A rare concurrence: Antibodies against Myelin Oligodendrocyte Glycoprotein and N-methyl-d-aspartate receptor in a child.Mult Scler Relat Disord. 2019 Feb; 28:101-103.MS
Myelin Oligodendrocyte Glycoprotein antibodies (MOG) may be used as a biomarker for diagnosis of many demyelinating diseases. Especially, patients of acute disseminated encephalomyelitis (ADEM), multiple sclerosis (MS), aquaporin-4 (AQP4) seronegative neuromyelitis optica spectrum disorder (NMOSD), monophasic or recurrent optic neuritis (ON), transverse myelitis and N-methyl-d-aspartate (NMDA) receptor encephalitis (NMDARe) can overlap with Myelin Oligodendrocyte Glycoprotein antibodies. We present a child with autoimmune encephalitis in whom antibodies against Myelin Oligodendrocyte Glycoprotein (MOG) and N-methyl-d-aspartate receptor (NMDAR) were simultaneously detected. The clinical manifestation was characteristic of NMDAR encephalitis, and cranial and spinal magnetic resonance imaging showed no signs of encephalomyelitis. On the other hand, complete recovery within first days of steroid treatment was more compatible with the course of MOG antibody-related disease.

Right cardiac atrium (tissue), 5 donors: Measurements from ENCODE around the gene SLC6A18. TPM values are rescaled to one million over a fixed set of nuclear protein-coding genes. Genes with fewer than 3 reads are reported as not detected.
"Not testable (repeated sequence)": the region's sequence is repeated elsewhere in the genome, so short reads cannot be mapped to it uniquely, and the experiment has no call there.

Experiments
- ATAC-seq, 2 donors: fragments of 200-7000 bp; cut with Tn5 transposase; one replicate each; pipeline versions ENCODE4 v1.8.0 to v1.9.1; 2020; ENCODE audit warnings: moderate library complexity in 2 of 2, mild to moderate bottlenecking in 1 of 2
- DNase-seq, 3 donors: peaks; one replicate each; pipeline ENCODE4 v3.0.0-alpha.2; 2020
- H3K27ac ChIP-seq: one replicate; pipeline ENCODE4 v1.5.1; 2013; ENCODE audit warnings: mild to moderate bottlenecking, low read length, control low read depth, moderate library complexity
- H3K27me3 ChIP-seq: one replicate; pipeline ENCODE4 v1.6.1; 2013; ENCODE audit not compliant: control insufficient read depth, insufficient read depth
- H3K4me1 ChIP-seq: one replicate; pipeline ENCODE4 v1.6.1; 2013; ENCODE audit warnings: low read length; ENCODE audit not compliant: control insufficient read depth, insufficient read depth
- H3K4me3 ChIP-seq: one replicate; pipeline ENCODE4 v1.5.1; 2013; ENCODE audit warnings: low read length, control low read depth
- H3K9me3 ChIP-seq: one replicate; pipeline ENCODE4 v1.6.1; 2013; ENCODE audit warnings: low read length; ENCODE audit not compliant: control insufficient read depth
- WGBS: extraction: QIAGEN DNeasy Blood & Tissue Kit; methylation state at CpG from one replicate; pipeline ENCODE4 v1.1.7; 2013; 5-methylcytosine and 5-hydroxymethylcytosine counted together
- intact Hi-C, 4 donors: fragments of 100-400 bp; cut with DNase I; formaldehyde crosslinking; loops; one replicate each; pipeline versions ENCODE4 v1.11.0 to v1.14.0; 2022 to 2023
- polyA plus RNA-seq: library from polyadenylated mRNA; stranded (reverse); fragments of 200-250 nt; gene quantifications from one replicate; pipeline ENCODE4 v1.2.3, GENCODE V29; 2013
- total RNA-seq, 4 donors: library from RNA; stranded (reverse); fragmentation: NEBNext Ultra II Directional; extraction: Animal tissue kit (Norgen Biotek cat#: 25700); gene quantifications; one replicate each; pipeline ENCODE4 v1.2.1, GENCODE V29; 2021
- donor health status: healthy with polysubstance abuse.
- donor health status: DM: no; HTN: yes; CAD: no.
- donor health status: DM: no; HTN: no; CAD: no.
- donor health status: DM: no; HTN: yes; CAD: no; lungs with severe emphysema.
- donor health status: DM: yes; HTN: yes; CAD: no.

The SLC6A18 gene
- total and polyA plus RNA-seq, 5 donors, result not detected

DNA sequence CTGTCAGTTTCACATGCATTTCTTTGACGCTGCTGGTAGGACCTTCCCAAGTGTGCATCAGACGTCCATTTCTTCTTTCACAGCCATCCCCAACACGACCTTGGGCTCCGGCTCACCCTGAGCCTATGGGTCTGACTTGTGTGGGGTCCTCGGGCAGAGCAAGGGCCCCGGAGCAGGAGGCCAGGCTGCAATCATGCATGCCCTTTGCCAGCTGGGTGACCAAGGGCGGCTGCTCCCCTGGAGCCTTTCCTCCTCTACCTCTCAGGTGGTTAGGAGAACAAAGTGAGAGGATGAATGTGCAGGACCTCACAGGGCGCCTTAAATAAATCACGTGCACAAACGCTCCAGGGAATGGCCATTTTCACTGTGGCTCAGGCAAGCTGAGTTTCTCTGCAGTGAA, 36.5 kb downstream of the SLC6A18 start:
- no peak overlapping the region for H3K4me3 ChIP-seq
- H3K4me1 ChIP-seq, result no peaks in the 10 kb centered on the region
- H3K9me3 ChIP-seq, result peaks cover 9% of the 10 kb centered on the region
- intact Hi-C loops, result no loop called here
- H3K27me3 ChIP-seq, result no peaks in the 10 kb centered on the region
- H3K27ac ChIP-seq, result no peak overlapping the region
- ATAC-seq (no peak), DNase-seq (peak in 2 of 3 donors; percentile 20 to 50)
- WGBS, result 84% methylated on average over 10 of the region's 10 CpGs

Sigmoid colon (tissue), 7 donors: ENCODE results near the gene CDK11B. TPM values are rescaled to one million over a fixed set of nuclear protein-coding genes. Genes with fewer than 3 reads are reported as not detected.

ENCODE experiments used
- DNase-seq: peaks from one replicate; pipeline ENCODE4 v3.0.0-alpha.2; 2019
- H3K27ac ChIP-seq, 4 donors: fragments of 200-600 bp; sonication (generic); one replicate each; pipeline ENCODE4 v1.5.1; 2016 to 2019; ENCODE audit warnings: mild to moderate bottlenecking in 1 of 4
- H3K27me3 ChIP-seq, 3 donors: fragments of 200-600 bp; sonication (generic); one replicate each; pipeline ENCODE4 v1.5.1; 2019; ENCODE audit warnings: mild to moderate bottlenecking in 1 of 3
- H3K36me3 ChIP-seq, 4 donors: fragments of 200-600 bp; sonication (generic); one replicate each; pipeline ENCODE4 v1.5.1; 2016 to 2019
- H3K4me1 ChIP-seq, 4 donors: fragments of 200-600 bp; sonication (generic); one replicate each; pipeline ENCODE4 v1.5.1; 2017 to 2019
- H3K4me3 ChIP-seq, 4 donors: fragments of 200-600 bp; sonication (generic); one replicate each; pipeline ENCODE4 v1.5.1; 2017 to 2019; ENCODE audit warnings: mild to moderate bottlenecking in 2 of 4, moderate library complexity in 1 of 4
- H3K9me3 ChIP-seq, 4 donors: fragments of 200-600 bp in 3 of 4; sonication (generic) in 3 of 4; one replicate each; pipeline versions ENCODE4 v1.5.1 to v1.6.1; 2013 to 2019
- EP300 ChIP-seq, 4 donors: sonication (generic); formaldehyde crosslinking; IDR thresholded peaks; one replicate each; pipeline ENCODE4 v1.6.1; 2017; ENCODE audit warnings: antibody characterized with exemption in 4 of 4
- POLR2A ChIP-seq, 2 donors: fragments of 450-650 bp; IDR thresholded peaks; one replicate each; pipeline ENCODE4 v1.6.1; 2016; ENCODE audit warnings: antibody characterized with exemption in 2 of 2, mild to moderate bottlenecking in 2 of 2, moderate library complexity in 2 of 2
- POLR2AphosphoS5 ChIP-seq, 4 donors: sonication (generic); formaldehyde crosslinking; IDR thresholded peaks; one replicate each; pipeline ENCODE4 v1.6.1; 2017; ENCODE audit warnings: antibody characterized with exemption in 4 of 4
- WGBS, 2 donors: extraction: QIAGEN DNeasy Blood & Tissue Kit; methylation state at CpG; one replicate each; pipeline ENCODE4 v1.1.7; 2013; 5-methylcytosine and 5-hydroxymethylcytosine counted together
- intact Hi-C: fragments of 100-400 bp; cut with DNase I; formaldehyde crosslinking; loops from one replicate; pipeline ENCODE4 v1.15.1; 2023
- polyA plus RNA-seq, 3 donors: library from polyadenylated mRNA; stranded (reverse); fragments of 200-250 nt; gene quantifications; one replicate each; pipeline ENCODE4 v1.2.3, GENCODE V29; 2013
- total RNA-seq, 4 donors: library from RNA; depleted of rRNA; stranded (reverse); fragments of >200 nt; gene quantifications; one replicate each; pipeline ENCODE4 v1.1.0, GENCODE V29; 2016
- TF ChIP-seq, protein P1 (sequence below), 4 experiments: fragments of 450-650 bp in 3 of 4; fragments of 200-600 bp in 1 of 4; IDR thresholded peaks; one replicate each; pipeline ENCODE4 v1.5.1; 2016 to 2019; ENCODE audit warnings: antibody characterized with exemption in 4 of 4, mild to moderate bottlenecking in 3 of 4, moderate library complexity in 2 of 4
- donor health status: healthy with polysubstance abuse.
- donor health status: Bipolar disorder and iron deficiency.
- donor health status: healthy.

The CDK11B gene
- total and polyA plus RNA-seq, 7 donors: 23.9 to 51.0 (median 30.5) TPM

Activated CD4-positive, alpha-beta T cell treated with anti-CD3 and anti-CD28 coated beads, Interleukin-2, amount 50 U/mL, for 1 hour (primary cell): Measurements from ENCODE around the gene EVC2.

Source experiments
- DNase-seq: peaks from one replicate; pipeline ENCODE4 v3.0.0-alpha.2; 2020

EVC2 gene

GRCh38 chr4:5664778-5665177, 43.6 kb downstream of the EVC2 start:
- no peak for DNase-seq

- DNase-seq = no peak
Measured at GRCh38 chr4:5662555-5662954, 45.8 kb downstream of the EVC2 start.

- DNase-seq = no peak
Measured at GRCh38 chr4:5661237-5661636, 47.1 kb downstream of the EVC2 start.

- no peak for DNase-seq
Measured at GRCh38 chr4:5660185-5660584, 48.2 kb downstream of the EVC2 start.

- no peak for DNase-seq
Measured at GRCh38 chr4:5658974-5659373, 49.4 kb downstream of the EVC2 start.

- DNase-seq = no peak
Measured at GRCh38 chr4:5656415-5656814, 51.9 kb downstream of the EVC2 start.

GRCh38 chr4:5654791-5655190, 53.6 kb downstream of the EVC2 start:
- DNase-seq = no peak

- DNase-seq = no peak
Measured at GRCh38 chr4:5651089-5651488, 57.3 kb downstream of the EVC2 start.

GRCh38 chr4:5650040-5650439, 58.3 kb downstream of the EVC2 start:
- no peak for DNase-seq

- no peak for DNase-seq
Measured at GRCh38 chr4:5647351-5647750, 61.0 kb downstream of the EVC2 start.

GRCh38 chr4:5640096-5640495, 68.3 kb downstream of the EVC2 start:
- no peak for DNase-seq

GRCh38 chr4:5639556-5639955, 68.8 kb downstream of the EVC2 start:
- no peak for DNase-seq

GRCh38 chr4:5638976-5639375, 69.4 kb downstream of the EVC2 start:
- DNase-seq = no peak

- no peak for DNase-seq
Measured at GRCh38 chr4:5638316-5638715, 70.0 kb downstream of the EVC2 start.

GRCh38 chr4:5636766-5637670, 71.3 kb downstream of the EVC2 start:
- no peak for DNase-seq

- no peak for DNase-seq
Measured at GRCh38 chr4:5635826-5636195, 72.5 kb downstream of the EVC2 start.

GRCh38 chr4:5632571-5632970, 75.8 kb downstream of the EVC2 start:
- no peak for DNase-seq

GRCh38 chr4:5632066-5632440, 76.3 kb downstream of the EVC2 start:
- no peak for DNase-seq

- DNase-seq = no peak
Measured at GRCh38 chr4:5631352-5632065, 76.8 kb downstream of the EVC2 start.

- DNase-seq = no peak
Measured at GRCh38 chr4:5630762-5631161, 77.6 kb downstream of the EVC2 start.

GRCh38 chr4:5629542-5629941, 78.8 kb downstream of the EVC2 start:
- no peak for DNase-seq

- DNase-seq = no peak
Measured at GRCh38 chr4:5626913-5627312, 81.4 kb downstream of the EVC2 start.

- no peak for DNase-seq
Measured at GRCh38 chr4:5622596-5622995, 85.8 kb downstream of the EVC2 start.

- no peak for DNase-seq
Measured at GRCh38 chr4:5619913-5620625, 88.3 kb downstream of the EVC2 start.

We emphasize the rarity of this antibody combination in children and suggest these patients, although clinically improved, may require longer follow-up due to the risk of recurrence of two autoimmune disorders.